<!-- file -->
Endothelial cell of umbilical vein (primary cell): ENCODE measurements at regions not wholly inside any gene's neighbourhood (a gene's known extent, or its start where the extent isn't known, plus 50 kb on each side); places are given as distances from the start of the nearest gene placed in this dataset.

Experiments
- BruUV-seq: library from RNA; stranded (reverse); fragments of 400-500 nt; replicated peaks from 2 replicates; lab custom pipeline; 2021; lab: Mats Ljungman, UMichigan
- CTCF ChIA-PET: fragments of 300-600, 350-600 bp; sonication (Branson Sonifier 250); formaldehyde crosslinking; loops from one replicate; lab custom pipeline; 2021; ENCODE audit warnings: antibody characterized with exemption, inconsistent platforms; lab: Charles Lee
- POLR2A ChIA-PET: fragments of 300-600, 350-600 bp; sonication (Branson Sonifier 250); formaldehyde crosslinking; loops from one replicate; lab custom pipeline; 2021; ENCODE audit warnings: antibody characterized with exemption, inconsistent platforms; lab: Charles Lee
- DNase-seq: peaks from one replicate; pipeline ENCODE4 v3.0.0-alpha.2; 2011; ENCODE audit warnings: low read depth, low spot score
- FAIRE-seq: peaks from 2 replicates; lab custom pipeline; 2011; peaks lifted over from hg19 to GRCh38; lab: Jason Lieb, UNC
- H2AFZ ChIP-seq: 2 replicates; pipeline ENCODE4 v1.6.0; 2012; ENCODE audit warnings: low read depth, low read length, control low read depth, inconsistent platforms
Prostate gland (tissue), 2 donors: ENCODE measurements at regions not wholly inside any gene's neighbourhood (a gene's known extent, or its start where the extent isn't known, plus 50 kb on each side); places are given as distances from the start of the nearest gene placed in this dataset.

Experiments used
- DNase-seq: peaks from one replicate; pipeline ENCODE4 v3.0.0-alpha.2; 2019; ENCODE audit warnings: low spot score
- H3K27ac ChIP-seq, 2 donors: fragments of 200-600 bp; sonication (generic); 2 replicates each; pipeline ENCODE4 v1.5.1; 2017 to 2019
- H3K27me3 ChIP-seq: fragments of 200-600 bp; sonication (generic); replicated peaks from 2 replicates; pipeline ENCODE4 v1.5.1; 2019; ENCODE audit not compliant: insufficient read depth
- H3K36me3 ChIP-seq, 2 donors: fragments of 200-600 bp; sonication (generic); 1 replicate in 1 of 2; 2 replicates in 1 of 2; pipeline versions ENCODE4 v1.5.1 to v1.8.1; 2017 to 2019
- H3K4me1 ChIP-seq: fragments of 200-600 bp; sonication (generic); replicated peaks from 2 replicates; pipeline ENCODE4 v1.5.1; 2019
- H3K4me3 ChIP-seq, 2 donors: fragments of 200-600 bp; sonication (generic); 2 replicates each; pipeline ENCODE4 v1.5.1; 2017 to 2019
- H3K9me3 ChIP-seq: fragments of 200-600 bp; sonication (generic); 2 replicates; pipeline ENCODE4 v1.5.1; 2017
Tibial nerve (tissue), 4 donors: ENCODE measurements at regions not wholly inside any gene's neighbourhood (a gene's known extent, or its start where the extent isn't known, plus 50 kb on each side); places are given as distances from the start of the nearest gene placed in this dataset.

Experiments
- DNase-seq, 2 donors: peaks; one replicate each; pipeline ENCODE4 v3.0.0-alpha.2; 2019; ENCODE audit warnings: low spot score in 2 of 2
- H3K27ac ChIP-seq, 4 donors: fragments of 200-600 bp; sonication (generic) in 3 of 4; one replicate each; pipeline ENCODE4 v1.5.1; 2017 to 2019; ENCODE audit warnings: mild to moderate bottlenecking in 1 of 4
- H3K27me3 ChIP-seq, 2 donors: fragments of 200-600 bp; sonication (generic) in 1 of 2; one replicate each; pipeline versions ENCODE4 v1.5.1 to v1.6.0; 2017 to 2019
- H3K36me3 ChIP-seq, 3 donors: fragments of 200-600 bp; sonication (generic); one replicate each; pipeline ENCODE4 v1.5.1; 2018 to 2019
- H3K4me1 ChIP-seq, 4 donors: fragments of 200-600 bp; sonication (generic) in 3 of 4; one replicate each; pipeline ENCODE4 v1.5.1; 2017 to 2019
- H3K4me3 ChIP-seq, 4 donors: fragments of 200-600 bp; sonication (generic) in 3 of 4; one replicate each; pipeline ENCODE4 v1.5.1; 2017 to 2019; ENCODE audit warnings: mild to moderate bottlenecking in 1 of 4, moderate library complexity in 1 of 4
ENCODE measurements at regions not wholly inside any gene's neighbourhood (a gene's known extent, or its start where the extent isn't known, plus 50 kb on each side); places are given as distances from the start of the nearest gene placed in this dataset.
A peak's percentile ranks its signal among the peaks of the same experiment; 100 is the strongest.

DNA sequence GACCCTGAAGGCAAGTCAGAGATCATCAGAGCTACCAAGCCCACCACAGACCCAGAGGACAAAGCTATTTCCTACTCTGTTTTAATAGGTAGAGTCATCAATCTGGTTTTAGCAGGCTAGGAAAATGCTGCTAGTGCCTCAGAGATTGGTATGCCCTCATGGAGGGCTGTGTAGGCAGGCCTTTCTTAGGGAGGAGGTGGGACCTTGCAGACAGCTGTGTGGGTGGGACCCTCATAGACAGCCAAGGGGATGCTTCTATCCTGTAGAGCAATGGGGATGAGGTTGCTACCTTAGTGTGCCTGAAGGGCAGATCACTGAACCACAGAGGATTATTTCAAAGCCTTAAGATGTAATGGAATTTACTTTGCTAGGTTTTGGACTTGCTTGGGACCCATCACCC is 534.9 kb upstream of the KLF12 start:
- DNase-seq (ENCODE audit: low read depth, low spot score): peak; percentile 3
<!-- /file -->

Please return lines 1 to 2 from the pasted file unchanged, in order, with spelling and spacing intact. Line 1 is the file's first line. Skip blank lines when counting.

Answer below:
Endothelial cell of umbilical vein (primary cell): ENCODE measurements at regions not wholly inside any gene's neighbourhood (a gene's known extent, or its start where the extent isn't known, plus 50 kb on each side); places are given as distances from the start of the nearest gene placed in this dataset.

Experiments